Here Be Dragons
“Ahead of him he could see the dragon’s fiery breath illuminating the storm clouds rolling overhead, a fire accompanied by pale blue lightning that danced in jerky streaks down from the clouds. Then she folded her huge wings and plummeted down toward the farmstead with billows of fire preceding her…at the last instant, the dragon extended her vast pinions and settled into the farmyard, still belching fire and smoke. She swung her snakelike neck around sending incandescent billows of flame into the wooden structures…” (Eddings, 234).
Dragons are mysterious monsters of old that have existed only in the human mind for over 2000 years. The Western version of a dragon is categorized as being extremely large, thick, long-bodied, and serpent-like. They have two bat-like wings and a triangular or wedge-shaped head; their long powerful tails have either spikes or spades angling down toward the tips. They are mystical animals that breathe fire, fly, and wreak havoc on all human beings and their conventions. They traditionally capture maidens and hoard tremendous amounts of treasure (draconian). Dragons have made appearances in Western literature throughout history from the time of Beowulf to the modern day.
The concept of this particular type of dragon is originally pagan. It represented power and sovereignty, and had magic that was as elemental as the earth. Early Scandinavian works often described a dragon as being a worm: wingless, long, and instead of breathing fire, and poisonous. Almost all Celtic types of dragons were worms and have many characteristics that are similar to the dragon we know today. They are both scaly, treasure hoarding, princess stealing, and are terribly difficult to kill. It is thought that the idea of a dragon was probably born out of early dinosaur fossil findings, and mankind developed these bones into full-grown beasts (Savage).
Beowulf incorporates many of these ideas. The story of the dragon begins with a tribe that dies, leaving a tremendous amount of treasure behind for the “last survivor” to watch over. After delivering a moving elegy to his lost kinsmen similar to the Ubi Sunt passage in the “The Wanderer,” he dies:
So, sad of mind, he spoke his sorrow, alone of them all, moved joyless through the day and night until death’s flood reached his heart. The ancient night ravager [a dragon] found the hoard-joy standing open…He it is who must seek a hoard in the earth where he will guard heathen gold, wise for his winters, he is none the better for it. (Beowulf, 38).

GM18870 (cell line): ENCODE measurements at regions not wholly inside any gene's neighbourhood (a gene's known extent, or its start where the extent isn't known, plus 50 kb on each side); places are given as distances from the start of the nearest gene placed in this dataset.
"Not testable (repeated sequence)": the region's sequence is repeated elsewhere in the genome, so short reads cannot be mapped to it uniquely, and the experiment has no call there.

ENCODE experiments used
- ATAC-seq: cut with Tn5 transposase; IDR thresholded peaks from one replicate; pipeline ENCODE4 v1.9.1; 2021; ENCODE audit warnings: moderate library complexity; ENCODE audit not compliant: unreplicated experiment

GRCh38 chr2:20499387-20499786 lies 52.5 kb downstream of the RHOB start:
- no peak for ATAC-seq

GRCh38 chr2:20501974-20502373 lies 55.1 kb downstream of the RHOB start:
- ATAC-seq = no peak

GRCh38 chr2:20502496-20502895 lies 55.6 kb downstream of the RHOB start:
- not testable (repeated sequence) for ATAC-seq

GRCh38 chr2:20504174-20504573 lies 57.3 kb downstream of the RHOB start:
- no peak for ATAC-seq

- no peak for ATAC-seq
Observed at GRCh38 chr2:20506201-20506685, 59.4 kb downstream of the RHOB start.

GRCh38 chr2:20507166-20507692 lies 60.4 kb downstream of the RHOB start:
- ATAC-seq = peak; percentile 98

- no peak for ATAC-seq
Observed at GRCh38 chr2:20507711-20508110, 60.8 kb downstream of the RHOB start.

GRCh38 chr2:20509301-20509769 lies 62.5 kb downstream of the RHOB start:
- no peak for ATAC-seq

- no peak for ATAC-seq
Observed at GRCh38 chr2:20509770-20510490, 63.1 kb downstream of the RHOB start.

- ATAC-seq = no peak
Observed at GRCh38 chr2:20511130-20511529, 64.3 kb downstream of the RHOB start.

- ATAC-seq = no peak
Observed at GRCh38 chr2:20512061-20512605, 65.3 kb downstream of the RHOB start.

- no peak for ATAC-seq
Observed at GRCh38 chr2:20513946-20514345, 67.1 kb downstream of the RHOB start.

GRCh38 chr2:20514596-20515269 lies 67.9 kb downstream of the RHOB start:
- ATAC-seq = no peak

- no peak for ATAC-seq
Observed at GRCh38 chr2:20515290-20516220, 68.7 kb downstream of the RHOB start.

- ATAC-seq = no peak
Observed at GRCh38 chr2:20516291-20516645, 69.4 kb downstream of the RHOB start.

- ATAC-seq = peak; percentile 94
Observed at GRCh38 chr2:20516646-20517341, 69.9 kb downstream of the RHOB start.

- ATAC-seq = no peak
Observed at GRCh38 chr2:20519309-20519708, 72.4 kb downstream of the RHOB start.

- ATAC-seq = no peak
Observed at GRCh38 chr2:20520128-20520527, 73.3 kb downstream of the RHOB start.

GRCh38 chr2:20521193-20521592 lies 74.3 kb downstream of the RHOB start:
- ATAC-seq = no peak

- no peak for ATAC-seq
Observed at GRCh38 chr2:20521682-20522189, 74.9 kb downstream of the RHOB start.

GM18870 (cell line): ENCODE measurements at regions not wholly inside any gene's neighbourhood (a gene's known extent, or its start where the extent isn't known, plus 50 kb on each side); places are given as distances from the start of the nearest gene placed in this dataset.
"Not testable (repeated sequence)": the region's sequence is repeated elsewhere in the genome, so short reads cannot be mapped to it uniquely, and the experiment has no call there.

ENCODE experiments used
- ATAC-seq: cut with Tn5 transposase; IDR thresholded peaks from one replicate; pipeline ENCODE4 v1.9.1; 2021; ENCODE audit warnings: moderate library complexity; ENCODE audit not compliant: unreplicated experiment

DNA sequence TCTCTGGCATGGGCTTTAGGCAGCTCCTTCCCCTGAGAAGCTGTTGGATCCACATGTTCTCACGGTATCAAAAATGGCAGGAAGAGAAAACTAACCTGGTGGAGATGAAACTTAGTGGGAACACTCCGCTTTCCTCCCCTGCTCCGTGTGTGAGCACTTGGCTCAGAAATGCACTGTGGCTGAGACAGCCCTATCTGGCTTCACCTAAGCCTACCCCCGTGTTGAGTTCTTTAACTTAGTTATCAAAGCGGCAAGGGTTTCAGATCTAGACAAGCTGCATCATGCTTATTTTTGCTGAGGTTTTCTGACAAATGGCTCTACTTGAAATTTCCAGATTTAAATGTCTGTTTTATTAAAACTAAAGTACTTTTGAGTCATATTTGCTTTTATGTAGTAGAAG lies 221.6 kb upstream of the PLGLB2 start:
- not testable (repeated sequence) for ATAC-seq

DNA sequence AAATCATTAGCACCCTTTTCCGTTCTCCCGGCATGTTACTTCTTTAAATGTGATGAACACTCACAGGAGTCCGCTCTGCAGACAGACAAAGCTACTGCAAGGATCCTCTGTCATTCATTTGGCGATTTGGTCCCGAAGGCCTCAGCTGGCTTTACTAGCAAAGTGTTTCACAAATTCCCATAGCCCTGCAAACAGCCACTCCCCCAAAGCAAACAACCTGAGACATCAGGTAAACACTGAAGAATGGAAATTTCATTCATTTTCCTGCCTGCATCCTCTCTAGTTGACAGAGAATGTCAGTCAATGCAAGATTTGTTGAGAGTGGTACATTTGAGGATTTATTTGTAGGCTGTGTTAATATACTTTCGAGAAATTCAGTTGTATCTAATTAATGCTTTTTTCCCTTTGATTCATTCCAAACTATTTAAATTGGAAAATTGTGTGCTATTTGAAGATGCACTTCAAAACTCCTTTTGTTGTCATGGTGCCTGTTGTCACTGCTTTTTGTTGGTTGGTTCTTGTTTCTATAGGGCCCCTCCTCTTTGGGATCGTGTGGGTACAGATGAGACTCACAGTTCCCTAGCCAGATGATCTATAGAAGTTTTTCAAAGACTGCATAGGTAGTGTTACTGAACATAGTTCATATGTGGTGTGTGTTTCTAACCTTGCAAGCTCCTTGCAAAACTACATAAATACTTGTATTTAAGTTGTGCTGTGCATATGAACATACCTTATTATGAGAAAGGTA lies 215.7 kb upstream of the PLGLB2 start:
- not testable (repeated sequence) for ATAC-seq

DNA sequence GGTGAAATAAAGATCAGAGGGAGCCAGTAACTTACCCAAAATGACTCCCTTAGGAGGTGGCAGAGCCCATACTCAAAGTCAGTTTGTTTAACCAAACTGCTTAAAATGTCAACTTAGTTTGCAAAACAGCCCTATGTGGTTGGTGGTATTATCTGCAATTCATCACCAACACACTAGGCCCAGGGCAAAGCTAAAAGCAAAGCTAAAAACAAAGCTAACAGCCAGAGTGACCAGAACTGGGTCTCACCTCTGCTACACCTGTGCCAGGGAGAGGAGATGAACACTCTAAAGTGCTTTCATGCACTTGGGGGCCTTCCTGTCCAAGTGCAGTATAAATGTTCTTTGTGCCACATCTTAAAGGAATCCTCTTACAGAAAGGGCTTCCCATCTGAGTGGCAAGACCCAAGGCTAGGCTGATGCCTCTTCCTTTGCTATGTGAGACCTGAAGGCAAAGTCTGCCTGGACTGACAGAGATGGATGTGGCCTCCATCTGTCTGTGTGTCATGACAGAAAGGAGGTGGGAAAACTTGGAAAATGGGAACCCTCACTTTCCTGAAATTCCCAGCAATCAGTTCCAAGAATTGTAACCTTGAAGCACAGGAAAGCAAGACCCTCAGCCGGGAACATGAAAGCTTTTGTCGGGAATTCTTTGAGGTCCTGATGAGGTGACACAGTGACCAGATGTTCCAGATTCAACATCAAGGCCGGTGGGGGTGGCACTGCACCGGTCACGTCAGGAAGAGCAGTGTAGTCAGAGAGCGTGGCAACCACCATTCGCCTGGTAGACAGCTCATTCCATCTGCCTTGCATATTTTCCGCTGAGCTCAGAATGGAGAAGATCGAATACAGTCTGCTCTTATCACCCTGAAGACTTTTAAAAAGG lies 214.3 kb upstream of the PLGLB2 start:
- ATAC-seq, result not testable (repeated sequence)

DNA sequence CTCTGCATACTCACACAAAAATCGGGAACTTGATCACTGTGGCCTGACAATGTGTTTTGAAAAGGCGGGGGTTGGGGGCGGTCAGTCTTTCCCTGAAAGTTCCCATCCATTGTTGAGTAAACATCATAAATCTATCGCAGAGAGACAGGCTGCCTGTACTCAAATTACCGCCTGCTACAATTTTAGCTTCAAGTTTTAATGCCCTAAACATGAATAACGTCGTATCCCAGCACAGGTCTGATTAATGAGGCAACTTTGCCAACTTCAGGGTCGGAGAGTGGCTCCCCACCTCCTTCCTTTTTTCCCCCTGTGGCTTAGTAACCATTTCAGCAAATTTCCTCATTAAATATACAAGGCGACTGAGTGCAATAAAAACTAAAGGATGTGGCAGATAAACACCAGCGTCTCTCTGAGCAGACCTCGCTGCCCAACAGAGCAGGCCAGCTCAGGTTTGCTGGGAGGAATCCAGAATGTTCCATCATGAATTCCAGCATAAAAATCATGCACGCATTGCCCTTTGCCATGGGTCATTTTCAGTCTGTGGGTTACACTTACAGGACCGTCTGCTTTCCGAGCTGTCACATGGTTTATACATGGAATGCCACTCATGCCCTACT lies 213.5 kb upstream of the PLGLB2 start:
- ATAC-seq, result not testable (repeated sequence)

According to the text, a dragon then discovers this lonely treasure and stands watch over it for over 300 years. Then a slave in a tribe nearby is in a little predicament. He has killed someone and needs to pay his wergild; however, he does not have the money to pay. So, he goes in search and comes upon the dragon’s treasure hoard. Before he realizes who owns the gold, he picks up a cup, admiring it. As his eyes drift around the cave, they fall upon the sleeping monster. Terrified to his very soul, he flees the cave with the cup still in his hands. With this “precious cup” he pays he wergild and then some. The dragon awakes soon afterward and begins to take inventory of his riches; he soon discovers the cup missing and falls into a blind rage. As soon as night envelops the earth, he terrorizes the people and destroys all the areas that belong to them, searching for his cup and seeking revenge.
It has been 50 years since the heroic Beowulf has held his position as king; he is now 80 years old. He does not realize the destruction that was being done all around him until his own home was engulfed by the beast’s flame. It was then that he knew his fate. Beowulf was going to fight and kill this monster, and probably leave this world with it, as fate desired, “The prince good from old times was to come to the end of days that had been lent him, life in the world, and the worm with him…” (Beowulf, 40). Beowulf knew his fate; this fight with the dragon was to be his last. Fate has determined that this was his time to fall, and he does.
Dragons and other mythical monsters have long captured our interest as human beings. Although the belief in them ended with the growth of Christianity, we are still fascinated with these fire-breathing serpents. Whether it is the pagan ideal of a worm, or the Western standard of a vicious flying monster, dragons will continue to fascinate and entrance our imaginations for centuries to come.
Donaldson, T.E., Beowulf: A Prose Translation. Nicholas Howe, ed. New York: W.W. Norton and Company, 2002
http://www.draconian.com/ downloaded 2/25/02
Eddings, David. Sorceress of Darshiva. Ballatine Books, New York: 1989.
Savage, L. Celtic Dragon History http://www.ealaghol.demon.co.uk/celtenc/celt_d3.htm
Image borrowed from ljubljana